B O S T O N, Nov. 30, 2001 -- Should students be able to grade each other's papers and announce those grades aloud in class?
That question is now before the Supreme Court, which heard arguments in a case brought by Kris Falvo of Tulsa, Okla., who says public grading made her son vulnerable to teasing by his classmates.
While the case has legal implications, it also raises some important issues for child development experts about the possible negative effects of public grading practices. We asked one leading expert for his point of view.
Grades are a blessing and a curse. Most students still rest their self-esteem on the grades they get no matter what parents or teachers say about how important it is "doing your best" or "trying your hardest." I am not in favor of publicly posting grades for a number of reasons:
If we are really trying to teach kids to learn, to work hard, and to understand the material, grades may not reflect what the student knows or his/her capabilities. This may be because of the way a teacher grades (e.g., some refuse to give A's; some grade on a curve; some make certain tests impossible and let kids know they may throw out the worst grade). It also may be that some kids are just not good test takers. Some have learning disabilities or attention deficit disorder. Some have very high anxiety in testing situations.
Sometimes a child has been out of class for a while or fallen behind, and drops in his or her grades. The underlying reason, e.g., an illness, problems at home, emotional problems, may be hard enough. The public announcement of grades may only compound a problem.
Kids may use the public announcement as a means of scapegoating, teasing and other forms of bullying. It is not right to give them this kind of ammunition in the learning environment. Getting a poor grade is demoralizing to many kids. Being picked on for it only makes matters worse.
Some kids are overly perfectionistic and driven. These type-A personalities drive themselves nuts over anything lower than an A. Public announcement only increases their internal sense of pressure.
If we publicly announce grades, should we not publicly announce other achievements and failures of kids? No one would question public announcement of sports victories, or awards for community service, science projects or other achievements. But then why not announce who got detention for particular violations of the rules? We often "grade" behavior in school with comments about attitude, motivation or breaking rules. So, why not announce who got detention and for what reasons, who was tardy, who cut classes, who was taken into police custody, etc.? Once we start down that path, few would agree it is a useful exercise. Most would agree these matters are highly confidential.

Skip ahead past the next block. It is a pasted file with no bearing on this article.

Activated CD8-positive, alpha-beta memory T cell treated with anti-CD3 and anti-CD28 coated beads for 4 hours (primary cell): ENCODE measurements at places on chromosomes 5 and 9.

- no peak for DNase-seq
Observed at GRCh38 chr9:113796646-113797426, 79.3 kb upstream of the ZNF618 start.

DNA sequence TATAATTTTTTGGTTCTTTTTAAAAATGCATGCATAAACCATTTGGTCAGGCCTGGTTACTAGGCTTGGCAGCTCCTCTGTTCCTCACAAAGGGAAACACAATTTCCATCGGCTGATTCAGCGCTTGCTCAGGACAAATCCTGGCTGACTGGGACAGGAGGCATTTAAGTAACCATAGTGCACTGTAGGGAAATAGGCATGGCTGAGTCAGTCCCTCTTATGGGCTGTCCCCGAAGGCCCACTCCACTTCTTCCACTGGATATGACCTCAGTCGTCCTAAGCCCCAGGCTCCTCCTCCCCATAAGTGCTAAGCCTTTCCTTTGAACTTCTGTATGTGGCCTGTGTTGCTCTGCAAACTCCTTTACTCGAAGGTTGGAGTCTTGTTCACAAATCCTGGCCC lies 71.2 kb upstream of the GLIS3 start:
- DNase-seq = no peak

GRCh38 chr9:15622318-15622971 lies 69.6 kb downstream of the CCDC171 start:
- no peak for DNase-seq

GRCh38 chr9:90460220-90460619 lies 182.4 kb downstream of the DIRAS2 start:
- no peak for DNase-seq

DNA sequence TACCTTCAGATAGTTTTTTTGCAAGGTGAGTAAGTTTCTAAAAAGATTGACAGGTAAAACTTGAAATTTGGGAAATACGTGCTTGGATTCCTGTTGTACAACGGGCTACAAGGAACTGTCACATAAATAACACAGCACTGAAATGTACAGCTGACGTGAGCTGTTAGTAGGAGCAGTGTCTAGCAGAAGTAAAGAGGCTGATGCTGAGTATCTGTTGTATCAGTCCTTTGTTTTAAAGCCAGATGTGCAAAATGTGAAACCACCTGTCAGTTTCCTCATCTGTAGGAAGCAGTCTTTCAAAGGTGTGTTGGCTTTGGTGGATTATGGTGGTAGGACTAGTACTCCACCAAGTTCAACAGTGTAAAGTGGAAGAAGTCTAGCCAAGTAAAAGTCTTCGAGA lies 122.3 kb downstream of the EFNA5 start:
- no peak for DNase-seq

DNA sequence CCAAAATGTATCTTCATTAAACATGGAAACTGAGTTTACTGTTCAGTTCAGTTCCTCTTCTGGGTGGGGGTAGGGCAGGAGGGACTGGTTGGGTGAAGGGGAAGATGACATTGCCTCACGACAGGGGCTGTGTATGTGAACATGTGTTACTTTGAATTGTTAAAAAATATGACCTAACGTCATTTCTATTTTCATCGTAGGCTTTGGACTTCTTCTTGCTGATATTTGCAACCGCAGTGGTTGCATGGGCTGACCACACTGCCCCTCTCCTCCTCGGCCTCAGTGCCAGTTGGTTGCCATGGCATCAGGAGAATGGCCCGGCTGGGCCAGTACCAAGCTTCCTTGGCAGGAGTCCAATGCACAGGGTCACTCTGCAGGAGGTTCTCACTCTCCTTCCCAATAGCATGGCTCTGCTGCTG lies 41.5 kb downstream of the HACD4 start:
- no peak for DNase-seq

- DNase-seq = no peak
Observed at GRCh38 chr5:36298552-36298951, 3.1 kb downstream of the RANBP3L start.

Do we really want to make school more competitive? The public announcing of grades only increases pressure on kids and fuels academic competition. Many kids are already highly competitive. This is part of being in a social milieu in school, and also a function of personality. We should not foster more of this. There are many ways to increase incentives for academic achievement and healthy competition, such as prizes for the best work in a subject among other rewards.
Many kids already talk about grades, and ask each other: "What did you get on the science exam?" or "How did you do on that math quiz?" After tests and papers many kids are already buzzing about who did well and who did not. In this way, if a child wishes to disclose how he or she did, fine. If not, it should be kept private.
The practice of kids grading other kids is similar in many respects. It is not fair to let kids give other kids grades, as if they had the knowledge or authority of teachers. They may use this or abuse this in ways that may be hurtful to other kids. However, if teachers want supervised critiques of writing samples, math problems or other academic work, and if it is done in a sensitive fashion, in which the students are learning how to give and take constructive criticism, that is another story. This practice, however, is highly supervised, and should only be done by teachers who have a lot of experience.
Dr. Gene Beresin is director for child and adolescent psychiatry training at Massachusetts General Hospital and McLean Hospital, and associate professor of psychiatry at Harvard Medical School.